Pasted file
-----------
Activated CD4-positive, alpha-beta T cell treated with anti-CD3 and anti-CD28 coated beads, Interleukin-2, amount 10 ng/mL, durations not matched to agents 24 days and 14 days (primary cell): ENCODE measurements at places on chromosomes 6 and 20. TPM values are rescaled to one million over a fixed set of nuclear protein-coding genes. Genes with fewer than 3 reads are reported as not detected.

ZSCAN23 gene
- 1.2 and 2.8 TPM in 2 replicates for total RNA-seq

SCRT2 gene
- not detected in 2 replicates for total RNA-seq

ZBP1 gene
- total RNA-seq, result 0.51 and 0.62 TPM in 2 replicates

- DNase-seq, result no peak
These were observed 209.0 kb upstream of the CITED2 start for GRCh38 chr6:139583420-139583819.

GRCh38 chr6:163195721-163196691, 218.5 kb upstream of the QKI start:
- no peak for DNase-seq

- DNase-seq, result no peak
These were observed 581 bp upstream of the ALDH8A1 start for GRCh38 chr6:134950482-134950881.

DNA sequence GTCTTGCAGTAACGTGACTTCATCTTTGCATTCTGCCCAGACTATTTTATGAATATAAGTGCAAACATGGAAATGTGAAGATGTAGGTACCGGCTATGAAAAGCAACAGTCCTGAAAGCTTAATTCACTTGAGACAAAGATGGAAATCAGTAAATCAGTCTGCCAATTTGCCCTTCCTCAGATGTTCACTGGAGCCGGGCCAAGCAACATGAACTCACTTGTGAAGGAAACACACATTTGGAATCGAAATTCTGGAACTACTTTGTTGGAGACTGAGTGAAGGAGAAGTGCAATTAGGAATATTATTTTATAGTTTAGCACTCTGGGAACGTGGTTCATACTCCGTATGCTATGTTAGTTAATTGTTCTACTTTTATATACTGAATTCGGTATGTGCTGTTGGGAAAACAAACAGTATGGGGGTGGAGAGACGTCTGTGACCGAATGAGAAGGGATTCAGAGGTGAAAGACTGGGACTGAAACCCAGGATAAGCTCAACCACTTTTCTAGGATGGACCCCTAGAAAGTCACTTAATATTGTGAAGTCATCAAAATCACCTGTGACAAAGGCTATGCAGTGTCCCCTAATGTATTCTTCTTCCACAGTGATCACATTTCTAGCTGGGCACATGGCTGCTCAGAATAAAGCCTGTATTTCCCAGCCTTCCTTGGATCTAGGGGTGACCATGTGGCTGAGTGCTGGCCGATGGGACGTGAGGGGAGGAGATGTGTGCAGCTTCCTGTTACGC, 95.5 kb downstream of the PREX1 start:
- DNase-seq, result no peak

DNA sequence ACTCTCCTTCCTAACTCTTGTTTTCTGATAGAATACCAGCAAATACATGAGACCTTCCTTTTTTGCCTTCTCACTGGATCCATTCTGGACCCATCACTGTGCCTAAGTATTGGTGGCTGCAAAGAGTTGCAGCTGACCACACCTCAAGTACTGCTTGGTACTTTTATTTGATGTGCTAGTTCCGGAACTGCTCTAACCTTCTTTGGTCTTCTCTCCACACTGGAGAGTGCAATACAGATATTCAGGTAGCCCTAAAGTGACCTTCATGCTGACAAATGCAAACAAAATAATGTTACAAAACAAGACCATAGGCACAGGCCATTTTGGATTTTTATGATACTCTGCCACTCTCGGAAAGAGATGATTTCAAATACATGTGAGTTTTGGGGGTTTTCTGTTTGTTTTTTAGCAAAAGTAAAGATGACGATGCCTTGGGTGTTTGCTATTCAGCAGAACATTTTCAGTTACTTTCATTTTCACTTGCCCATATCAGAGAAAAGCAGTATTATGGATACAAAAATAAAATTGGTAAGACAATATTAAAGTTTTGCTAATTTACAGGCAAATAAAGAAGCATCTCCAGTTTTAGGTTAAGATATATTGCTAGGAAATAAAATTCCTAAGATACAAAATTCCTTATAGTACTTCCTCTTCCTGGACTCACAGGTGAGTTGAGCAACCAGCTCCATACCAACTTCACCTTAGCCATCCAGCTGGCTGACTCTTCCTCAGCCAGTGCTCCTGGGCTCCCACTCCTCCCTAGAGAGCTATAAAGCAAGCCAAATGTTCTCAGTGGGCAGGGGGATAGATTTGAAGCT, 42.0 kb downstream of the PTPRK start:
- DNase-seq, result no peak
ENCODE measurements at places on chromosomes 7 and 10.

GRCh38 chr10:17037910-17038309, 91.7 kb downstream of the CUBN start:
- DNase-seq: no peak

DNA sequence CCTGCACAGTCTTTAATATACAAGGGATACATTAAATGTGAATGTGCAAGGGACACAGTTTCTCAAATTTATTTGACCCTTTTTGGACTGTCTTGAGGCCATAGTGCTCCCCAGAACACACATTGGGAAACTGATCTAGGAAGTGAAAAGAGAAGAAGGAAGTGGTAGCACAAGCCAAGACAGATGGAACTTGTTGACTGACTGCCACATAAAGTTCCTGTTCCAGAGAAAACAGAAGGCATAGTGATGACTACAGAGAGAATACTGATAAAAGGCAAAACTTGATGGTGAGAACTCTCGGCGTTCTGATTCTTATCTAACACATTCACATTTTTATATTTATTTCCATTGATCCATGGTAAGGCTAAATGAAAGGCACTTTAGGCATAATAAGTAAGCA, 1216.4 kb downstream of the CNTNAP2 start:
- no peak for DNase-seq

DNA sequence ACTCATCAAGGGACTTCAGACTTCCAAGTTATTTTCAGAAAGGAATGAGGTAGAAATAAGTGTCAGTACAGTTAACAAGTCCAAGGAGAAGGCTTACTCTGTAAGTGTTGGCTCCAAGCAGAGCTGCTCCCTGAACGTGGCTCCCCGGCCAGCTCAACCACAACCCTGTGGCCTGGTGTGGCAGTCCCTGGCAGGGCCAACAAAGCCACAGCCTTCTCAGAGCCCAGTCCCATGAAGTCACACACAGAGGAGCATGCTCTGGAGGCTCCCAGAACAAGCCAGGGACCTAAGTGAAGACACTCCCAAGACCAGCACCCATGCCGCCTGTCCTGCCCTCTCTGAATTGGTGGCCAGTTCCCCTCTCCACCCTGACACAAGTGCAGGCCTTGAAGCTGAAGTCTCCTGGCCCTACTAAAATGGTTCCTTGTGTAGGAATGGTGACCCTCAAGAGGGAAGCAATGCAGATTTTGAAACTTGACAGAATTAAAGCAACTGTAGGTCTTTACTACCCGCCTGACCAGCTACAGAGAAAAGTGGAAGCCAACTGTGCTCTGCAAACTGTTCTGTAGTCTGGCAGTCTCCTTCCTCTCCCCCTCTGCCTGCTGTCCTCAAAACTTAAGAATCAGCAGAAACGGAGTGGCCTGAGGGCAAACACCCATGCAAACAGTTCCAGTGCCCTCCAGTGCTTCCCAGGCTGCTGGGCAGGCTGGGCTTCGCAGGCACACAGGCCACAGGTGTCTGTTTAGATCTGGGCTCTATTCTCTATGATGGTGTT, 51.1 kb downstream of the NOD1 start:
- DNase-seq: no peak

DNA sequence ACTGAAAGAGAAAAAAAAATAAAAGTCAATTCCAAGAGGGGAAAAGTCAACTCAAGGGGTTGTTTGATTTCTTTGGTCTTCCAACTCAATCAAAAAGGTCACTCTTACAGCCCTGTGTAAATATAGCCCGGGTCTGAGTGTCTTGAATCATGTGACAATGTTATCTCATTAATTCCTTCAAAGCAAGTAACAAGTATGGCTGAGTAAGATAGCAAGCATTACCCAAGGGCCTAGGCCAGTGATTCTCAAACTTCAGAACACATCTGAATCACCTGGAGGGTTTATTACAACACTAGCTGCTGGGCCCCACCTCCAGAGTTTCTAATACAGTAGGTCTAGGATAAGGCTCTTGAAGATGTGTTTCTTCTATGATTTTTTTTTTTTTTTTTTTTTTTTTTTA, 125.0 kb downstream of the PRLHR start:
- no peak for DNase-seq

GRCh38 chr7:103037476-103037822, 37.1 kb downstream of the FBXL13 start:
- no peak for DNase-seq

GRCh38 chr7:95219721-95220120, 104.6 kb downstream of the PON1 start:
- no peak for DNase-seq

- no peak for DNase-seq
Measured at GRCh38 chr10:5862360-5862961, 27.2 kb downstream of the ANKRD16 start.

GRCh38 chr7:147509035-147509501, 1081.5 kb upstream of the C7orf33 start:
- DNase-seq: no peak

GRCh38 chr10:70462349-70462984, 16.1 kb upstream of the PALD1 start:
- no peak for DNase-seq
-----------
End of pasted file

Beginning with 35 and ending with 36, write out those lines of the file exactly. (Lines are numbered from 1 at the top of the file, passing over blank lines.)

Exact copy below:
GRCh38 chr10:70462349-70462984, 16.1 kb upstream of the PALD1 start:
- no peak for DNase-seq